Don't let mythical thinking on taxes mess up Alberta

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Appeared in the Calgary Herald

As Albertans approach another provincial budget, the usual fables about Alberta's finances often crop up. To inoculate ourselves in advance, let's ponder two myths.

Myth Number One: Alberta's wealth is a result of luck.

This tall tale assumes that the existence of natural resources automatically results in wealth creation, jobs, and a higher standard of living. That's hardly the case. Plenty of jurisdictions have little in the way of natural resources but prosper, while others have plentiful natural resources yet flounder.

Resource poor city-states such as Hong Kong and Singapore have done well on multiple measures of wealth creation. They score well on the knock-off benefits of employment, a high standard of living and moderate tax levels, and even government revenues that accrue for education, health care and the like.

By contrast, resource-rich (but poverty-ridden) Venezuela has lots of oil. What it doesn't have are many people that beat a path to its door to invest or a high standard of living (and the two are connected). To use one measurement: Investor perceptions about the desirability of doing business there are the worst in the world according to the Fraser Institute's annual global petroleum survey.  (Oklahoma tops the list.)

The causal difference between a prosperous jurisdiction and a poor country is found in the strength of its formal and informal institutions and in government policies on multiple matters: property rights, taxes, sound money, freedom to trade, regulation, and the rule of law. All help or hinder a society's prosperity.

Such policies matter because, as the Peruvian economist Hernando de Soto once wrote, assets alone do not change behaviour: They do not produce incentives, they make no person accountable, no contract enforceable. Whether land, a factory, or resources, it takes proper, clear and enforceable rules and a modest tax regime for people to do something with such assets. Otherwise, such possessions are merely what de Soto called "dead capital".

Point is, Alberta didn't just get lucky. Over the decades, the provincial and federal governments (whose policies also obviously affect Alberta) have created or kept policies that allow people to invest a buck and make a profit.

In connection with the above, let's investigate Myth Number Two: Alberta is undertaxed.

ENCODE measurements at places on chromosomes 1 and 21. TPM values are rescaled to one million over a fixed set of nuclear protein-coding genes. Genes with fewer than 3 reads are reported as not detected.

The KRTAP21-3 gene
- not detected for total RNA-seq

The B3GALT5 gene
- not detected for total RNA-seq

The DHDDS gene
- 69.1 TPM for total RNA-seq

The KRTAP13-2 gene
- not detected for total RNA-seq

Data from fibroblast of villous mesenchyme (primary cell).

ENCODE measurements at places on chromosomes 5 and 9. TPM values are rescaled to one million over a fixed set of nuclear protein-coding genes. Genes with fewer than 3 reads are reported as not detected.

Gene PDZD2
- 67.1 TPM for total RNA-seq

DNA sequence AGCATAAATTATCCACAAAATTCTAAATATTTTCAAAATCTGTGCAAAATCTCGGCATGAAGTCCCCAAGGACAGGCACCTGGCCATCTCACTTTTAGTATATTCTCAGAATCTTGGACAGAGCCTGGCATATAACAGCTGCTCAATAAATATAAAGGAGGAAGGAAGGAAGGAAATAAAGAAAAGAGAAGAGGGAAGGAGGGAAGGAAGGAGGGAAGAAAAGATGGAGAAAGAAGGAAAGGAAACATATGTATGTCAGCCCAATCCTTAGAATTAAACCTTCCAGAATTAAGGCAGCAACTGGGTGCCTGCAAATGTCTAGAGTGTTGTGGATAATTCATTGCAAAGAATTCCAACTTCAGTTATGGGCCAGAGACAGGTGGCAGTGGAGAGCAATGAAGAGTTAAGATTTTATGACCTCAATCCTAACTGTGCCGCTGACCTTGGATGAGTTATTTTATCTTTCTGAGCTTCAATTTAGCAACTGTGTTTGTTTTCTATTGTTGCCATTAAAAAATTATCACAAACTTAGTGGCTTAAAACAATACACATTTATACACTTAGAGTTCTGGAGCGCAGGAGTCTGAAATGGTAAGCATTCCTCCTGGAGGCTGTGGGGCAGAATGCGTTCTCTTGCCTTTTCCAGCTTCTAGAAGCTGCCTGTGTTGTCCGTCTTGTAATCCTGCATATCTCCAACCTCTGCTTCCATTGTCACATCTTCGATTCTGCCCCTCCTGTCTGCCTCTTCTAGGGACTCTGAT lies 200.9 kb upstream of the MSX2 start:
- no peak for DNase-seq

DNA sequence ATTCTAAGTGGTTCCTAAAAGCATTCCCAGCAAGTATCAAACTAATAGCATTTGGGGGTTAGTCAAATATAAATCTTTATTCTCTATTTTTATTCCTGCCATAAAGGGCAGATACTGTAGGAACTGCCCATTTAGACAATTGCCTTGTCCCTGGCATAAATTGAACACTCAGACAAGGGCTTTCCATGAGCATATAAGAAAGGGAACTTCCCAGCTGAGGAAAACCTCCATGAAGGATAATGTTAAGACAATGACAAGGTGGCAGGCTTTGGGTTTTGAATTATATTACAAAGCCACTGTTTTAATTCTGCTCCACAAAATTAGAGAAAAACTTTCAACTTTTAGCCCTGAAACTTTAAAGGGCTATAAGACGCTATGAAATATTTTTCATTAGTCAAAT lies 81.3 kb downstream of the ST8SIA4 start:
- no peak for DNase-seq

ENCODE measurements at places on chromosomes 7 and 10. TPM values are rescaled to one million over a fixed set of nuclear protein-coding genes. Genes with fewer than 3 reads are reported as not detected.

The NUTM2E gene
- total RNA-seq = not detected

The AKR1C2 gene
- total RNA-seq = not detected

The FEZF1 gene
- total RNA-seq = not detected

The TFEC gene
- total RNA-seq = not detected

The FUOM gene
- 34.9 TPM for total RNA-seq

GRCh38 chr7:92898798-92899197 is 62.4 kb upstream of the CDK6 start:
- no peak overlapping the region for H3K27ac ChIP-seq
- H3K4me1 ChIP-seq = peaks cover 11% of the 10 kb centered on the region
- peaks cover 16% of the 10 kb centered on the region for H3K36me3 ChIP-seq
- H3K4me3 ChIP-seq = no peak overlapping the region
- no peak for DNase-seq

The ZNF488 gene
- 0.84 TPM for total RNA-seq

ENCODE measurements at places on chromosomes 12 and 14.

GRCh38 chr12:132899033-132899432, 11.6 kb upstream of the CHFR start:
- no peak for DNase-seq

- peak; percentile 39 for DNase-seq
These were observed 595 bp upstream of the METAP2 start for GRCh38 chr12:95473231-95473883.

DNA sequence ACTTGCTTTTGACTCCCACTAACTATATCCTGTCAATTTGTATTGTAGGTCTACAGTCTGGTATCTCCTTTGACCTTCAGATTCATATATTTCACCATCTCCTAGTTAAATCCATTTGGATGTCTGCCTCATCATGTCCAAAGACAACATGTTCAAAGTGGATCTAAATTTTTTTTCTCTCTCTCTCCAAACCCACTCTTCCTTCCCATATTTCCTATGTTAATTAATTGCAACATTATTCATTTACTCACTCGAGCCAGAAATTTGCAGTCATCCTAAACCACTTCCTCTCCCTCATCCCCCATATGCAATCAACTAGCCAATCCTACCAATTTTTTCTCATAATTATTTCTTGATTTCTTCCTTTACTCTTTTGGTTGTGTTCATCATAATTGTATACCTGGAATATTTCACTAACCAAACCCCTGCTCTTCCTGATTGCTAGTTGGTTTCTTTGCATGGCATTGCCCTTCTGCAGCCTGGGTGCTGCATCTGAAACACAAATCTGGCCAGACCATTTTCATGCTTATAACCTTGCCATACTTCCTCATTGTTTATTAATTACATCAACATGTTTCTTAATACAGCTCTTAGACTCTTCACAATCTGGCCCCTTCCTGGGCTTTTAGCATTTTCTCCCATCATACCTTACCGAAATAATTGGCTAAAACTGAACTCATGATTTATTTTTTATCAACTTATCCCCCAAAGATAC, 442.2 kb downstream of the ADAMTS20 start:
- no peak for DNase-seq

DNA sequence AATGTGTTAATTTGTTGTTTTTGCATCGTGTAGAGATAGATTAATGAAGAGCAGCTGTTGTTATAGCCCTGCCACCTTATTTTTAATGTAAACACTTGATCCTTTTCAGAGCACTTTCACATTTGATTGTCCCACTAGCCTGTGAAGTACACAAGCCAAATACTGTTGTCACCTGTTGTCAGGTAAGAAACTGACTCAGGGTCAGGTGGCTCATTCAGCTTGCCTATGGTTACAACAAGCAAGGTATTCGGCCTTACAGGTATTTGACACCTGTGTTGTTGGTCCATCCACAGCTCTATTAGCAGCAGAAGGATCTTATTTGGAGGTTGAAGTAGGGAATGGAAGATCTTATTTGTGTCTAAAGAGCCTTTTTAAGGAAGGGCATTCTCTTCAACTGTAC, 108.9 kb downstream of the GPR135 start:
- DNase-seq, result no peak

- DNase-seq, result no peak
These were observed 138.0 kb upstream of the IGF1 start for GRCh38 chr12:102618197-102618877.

According to British Columbia, that province actually has the low-tax advantage for incomes under $100,000 (though the tax edge is only for singles).  Alberta still has the advantage with other examples and overall because of a lack of sales tax, property transfer tax and other British Columbia tax zingers.

According to the Alberta government, if Albertans paid the same level of taxes as the next lowest province in Canada (British Columbia), combined we'd pay $10 billion more every year.

Some have interpreted this figure to mean Albertans are undertaxed.  But to capture another $10-billion, and assuming no effect on behaviour (good luck there), the province would have to more than double personal income taxes (worth $9.6 billion last year), or raise royalty rates by 132 per cent (worth $7.6 billion). Or jack up business taxes by 208 per cent (worth $4.8 billion).

Comparisons aside, the tax-us-more argument has a big blind spot, which is that the provincial government already spends plenty.

Alberta's per person program spending not capital spending but program spending alone is near an all-time high. In the last fiscal year, 2012/13, and adjusted for inflation, the province spent $10,564 per person on programs. That is not as nose-bleeding as the $11,905 spent per person on programs in 1985/86, but it is 57 per cent higher than the lowest per capita amounts seen in the mid-1990s.

Even with reference to more recent years, that $10,564 is higher, by nine per cent, than the pre-recession figure in 2006/07 when Alberta's government spent $9,690 per person. But that was back when Alberta's treasury was bursting at the seams with boom-time natural resource revenues.

The tax-happy crowd miss an obvious point: Alberta's relatively lower tax haul and historically friendly pro-entrepreneur attitude is precisely why the province prospers. It is why Alberta, routinely, has one of the lowest unemployment rates in the country, and this despite having the highest in-migration rate and the highest labour force participation rate.

Those who think Alberta can 'afford' to raise taxes neglect something else: People don't move to Alberta for the weather or the beaches. They move here for opportunities, ones linked to entrepreneur-friendly policies and others on investment and taxes. So whatever rhetoric one hears over the next few weeks, cratering such a solid foundation is the last thing any sensible Albertan, from the politicians on down, should desire.

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